France sanctions Google to change advertising practices over anti-trust issues

*Google has finally altered its position after facing pressure from regulators over antitrust concerns in a landmark deal struck with the French authorities

*These are serious practices and they have been rightly sanctioned, says French Finance Minister Bruno Le Maire

Isola Moses | ConsumerConnect

Sequel to pressure from the French Government agencies over its alleged abuse of market dominance in the digital marketing space, Google has decided it will alter its global advertising business.

ConsumerConnect learnt that the global tech giant in a landmark deal struck with French authorities, has finally moved its position after facing pressure from regulators over antitrust concerns.

The agreement the company made with a French competition watchdog, which includes a settlement of 220 million euros ($268.2 million), is designed to reset the advertising playing field and give publishers a more advantageous position, agency report stated.

Isabelle de Silva, President of the French Competition Authority, said: “The decision to sanction Google is of particular significance because it’s the first decision in the world focusing on the complex algorithmic auction processes on which the online ad business relies.”

But where did Google really go wrong? Google reportedly drew the fury of the French regulators because its Ad Manager platform provided its ad exchange network, Google AdX, with inside information on bidding prices for ads.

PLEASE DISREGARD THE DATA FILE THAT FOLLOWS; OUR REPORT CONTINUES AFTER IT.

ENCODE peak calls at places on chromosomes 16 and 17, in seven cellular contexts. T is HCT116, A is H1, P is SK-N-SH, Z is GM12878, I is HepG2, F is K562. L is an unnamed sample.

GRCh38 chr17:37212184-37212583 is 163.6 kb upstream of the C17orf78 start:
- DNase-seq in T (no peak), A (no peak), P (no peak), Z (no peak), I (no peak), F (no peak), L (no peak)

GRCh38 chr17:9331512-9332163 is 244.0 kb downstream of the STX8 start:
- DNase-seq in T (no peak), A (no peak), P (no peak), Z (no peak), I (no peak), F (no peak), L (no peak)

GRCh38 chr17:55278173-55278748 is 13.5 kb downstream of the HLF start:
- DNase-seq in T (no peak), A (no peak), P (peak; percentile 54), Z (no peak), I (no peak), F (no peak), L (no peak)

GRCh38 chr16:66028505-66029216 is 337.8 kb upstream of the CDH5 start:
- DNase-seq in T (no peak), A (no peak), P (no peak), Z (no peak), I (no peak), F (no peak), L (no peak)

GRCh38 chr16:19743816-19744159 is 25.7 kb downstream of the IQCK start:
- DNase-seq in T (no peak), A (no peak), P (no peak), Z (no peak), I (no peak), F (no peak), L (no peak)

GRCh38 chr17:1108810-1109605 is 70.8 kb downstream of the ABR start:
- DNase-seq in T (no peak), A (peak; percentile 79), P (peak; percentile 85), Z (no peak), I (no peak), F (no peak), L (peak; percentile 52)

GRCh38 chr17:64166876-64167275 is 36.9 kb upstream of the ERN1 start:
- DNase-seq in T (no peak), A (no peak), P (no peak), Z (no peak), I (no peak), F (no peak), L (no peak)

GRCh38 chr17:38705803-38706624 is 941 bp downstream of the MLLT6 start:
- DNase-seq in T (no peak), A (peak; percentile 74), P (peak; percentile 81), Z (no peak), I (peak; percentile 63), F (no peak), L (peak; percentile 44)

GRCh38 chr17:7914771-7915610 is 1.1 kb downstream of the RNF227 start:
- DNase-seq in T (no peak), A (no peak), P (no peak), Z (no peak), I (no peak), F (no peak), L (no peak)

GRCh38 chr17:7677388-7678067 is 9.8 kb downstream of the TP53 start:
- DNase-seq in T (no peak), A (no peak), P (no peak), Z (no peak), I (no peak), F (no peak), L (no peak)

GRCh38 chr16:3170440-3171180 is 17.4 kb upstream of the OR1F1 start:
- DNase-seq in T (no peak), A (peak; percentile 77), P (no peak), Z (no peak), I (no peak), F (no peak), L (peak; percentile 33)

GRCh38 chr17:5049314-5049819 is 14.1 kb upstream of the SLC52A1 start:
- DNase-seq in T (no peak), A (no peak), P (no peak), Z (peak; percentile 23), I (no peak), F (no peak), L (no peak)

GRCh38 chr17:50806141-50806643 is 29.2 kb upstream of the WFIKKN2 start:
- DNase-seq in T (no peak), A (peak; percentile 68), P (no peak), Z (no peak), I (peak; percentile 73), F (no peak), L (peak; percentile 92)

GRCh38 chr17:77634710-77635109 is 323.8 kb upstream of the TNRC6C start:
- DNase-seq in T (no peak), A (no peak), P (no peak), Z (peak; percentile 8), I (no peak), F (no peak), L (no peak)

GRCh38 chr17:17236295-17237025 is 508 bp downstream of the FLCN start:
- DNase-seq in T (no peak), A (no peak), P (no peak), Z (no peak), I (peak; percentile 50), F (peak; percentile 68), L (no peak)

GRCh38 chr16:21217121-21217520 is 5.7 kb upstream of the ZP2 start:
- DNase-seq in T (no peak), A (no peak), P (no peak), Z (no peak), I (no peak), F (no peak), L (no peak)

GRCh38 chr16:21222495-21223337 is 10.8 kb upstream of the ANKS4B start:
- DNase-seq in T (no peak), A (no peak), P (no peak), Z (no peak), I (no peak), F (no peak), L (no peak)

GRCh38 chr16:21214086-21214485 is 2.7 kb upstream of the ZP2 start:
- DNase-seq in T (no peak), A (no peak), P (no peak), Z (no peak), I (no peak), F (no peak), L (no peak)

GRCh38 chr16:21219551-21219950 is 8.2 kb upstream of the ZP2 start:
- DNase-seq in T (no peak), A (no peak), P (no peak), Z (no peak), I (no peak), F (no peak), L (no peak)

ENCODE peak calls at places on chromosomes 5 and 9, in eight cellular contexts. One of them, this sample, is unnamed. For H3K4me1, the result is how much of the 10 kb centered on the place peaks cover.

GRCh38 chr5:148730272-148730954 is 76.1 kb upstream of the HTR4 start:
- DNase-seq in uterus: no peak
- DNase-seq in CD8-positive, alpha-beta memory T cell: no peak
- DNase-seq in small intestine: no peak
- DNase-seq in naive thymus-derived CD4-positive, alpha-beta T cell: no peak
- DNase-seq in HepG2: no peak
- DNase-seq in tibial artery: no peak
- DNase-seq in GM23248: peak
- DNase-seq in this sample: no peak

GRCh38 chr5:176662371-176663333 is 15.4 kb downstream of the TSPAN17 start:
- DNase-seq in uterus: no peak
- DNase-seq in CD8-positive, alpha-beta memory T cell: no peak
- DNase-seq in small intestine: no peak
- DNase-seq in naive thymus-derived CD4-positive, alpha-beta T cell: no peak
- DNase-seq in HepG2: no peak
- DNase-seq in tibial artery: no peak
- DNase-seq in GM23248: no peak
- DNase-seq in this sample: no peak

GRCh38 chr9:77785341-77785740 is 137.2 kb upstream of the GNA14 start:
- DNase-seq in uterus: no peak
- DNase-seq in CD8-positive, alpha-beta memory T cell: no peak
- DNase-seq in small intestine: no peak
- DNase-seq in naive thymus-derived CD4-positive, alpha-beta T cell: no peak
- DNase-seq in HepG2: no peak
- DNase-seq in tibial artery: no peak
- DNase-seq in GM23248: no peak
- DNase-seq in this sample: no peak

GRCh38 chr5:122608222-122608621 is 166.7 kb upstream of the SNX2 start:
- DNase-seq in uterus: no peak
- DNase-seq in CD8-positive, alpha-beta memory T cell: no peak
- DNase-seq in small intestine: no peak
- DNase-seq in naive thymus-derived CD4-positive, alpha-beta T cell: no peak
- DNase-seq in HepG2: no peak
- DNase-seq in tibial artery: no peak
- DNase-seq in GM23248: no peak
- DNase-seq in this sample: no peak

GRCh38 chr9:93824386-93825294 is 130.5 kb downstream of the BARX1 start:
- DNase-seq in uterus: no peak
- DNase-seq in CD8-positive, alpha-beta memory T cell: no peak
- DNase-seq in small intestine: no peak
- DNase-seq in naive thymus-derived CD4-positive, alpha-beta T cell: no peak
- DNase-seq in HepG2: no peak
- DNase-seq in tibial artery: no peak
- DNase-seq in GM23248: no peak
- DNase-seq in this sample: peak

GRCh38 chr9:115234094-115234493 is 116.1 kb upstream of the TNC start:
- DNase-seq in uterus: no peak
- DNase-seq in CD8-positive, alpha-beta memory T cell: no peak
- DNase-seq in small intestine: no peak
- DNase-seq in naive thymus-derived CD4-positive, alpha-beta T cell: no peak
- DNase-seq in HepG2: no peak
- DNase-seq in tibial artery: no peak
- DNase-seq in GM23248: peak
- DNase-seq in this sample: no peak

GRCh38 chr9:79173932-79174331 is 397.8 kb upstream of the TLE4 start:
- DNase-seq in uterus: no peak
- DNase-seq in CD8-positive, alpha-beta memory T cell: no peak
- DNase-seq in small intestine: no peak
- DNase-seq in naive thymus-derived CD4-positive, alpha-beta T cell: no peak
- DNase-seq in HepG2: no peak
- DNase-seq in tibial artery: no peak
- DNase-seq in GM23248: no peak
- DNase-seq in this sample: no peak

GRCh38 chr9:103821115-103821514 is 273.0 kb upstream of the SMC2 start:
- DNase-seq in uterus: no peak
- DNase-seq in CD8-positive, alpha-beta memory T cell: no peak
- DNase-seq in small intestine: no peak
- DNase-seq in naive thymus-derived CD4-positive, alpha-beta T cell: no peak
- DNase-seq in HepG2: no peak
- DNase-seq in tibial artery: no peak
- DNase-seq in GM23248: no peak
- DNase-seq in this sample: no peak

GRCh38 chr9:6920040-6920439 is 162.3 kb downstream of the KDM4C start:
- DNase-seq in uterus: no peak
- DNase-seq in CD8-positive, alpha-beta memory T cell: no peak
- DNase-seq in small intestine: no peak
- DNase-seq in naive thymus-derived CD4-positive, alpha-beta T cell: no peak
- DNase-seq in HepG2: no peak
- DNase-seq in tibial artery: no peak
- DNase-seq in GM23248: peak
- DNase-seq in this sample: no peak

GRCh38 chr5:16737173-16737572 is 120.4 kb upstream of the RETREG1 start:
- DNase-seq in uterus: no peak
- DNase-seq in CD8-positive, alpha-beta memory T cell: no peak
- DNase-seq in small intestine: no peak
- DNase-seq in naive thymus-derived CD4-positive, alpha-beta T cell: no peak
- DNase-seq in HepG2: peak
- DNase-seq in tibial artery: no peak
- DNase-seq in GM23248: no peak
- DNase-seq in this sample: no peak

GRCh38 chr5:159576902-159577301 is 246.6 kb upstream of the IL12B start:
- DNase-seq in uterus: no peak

That essentially handed Google all the data it needed to remain competitive in the digital space, report noted.

The French authority said AdX also gained privileged access to requests made by advertisers via Google’s ad services.

That access created concerns that Google would have too much control over online advertising when it bought AdX.

What changes will we see?

It was learnt that the primary change Google has agreed to make will give publishers a more advantageous position.

Going forward, the company agreed to upgrade the way its Ad Manager services worked with competitors.

However, consumers, advertisers, and publishers will not see these changes overnight. Even though Google will not be appealing the legal decision, according to report, the global technology giant has until the first quarter of 2022 before it needs to have some of the pieces of the agreement in place.

French Finance Minister Bruno Le Maire has welcomed the move.

Le Maire said: “These are serious practices and they have been rightly sanctioned.”

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